The line between neologisms that grew out of older expressions, and mistaken interpretations of those expressions, can be fuzzy. Language is evolving, and it would be silly to refuse to accept as legitimate all new expressions or usages on the grounds that they are new. On the other hand, language depends on a standardized set of rules in order to be effective as a tool for communication, and it would be equally foolhardy to throw up our hands and declare every expression to mean whatever the speaker wanted it to mean. So where do we draw the line?

The way I see it, a word or phrase must pass through three phases, unless it drops out of the race early. The first phase is popular usage; people say it in conversation, write it in casual notes, and spread it through various other channels of communication, but keep it out of formal writing. The next phase is making it into the descriptive dictionaries, with a notation of "slang" or "nonstandard." The final phase is making it into the stylebooks, where it is declared appropriate for formal writing.

Earlier I mentioned the appalling punctuation in Eats, Shoots, and Leaves. Now, call me crazy, but I think that a book that presents itself as a style guide--or even a rant about improper grammar--should probably stick to the most exclusive rules of usage. Saying "that's just her style; she's being conversational!" doesn't cut it with me. Which is why I object to this argument:
quote:
Originally posted by Richard W:
To say that it's "rife with grammatical errors, including, incomprehensibly enough, dozens of punctuation errors" because it doesn't match the New Yorker's style guide is silly.
[/QB]

If we disregard the style guides, on what standard do we judge proper punctuation? Why is it OK to omit the comma that should precede a nonrestrictive clause, but not OK to pluralize words with an apostrophe-"s"? The problem is not that Lynn Truss is shaky on punctuation. The problem is that she wrote a whole book blasting those who punctuate poorly, and failed to have her own punctuation properly edited. It is this hypocrisy to which Menand so rightly objects. If Ms. Truss were to post on these boards about how much she loved kittens, and omit that comma, I would not point out her mistake for everyone to mock, nor would I commend or even sit silently by while someone else did so. I doubt snopes would upbraid a poster for writing "mute point," either, although we might tease that person gently. This was a professional context, however, which calls for a professional standard of writing.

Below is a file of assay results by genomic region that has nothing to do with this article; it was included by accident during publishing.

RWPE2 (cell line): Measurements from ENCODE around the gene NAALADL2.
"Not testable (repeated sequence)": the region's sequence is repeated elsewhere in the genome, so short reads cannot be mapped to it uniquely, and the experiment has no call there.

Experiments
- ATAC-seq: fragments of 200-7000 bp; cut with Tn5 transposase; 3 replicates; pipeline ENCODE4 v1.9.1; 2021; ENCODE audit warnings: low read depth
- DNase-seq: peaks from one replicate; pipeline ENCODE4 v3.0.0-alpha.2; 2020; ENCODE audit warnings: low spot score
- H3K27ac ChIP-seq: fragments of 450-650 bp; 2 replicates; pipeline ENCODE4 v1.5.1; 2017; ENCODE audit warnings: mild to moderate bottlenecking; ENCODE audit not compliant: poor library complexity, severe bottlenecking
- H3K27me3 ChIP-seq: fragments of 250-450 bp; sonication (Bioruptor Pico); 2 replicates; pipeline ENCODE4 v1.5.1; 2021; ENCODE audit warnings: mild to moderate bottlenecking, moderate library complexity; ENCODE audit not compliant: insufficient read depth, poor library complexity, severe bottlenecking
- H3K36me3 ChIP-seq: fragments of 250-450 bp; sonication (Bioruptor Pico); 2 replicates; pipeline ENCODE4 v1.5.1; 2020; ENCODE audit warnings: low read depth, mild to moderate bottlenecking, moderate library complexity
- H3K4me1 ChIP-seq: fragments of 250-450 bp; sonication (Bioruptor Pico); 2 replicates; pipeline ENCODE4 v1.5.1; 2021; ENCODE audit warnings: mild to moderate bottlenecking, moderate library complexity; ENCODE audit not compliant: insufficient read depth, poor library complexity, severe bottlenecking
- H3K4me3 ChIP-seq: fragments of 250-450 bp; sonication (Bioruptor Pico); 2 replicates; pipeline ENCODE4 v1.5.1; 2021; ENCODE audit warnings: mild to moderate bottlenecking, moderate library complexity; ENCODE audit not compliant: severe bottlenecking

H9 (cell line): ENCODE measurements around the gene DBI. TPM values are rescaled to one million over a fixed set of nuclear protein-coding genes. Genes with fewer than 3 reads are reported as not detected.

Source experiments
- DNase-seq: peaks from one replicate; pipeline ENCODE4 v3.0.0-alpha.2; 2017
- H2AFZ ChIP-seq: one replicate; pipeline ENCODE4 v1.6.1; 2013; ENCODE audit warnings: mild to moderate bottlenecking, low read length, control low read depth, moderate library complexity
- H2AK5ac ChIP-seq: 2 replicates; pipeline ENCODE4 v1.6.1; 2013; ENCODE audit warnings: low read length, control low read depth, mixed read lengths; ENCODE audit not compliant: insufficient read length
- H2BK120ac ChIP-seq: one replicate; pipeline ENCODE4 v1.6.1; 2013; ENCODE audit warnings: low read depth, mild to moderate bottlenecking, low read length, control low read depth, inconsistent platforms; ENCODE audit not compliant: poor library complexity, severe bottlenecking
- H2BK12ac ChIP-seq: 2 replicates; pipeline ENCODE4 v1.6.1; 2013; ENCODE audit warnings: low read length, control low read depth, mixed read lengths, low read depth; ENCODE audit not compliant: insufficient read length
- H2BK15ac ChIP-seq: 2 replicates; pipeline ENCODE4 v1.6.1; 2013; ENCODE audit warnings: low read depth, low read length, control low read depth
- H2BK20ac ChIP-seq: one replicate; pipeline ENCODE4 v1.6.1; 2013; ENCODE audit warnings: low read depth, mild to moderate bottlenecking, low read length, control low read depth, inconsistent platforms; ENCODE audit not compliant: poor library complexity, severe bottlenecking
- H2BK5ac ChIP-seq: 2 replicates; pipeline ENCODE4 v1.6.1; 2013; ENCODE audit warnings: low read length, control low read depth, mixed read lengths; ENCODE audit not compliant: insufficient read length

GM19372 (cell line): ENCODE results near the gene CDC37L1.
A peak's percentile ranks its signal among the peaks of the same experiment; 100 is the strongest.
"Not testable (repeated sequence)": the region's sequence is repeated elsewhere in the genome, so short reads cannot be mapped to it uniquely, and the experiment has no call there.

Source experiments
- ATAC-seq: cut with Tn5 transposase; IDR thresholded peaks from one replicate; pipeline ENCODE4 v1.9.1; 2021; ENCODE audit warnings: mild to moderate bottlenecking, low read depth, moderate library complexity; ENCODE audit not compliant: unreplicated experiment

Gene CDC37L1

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ThistleSoftware
Little Sales Drummer Boy


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quote:
Originally posted by trollface:


ThistleS, "hoist by his own petard" does make sense. This site explains it.

I shouldn't have used that as an example. I know what it means now, but for years I only knew what it meant contextually and didn't know the origin.

As for using neither "another think" or "another thing," I will probably continue to use "another thing coming" when I want a phrase that conveys that meaning even though I don't think it makes terribly much literal sense. I don't think that's in quite the same realm as thinking the phrase is "for all intensive purposes."

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ParaDiddle
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There's at least one phrase I personally have given up on. It's the use of the term "laundry list" as a way to describe a list of various/diverse items.

First of all, what's on a laundry list and second, what purpose does it serve while doing the wash?

The term is used the wrong way so often, that I doubt if the current use is even worthy of correction.

- Para "Never On A Sundry" Diddle

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Rhiandmoi
Ding Dong! Merrily on High Definition TV


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I think a laundry list is important when someone else does your laundry, like a laundry service. You have your list to make sure that you get back what you gave them. My grandparents ran a laundry for many years and they did give people tickets, but people still had their lists on pickup day to make sure they got back what they brought in.

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ParaDiddle
Happy Xmas (Warranty Is Over)


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quote:
Originally posted by Rhiandmoi:
I think a laundry list is important when someone else does your laundry, like a laundry service. You have your list to make sure that you get back what you gave them. My grandparents ran a laundry for many years and they did give people tickets, but people still had their lists on pickup day to make sure they got back what they brought in.

Using a a laundry service and needing a list to keep an accurate inventory is more exception than rule. A "laundry list" lists laundry items and is niether varied nor diverse. Having a necessity to leave home list in hand, then return with sundry items (groceries, hardware, livestock feed, laundry items) is more true to life and is the actual origin of the phrase. Where can I find an example of how hard a point that is to win? Hmmm. . .

- P

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trollface
The Bills of St. Mary's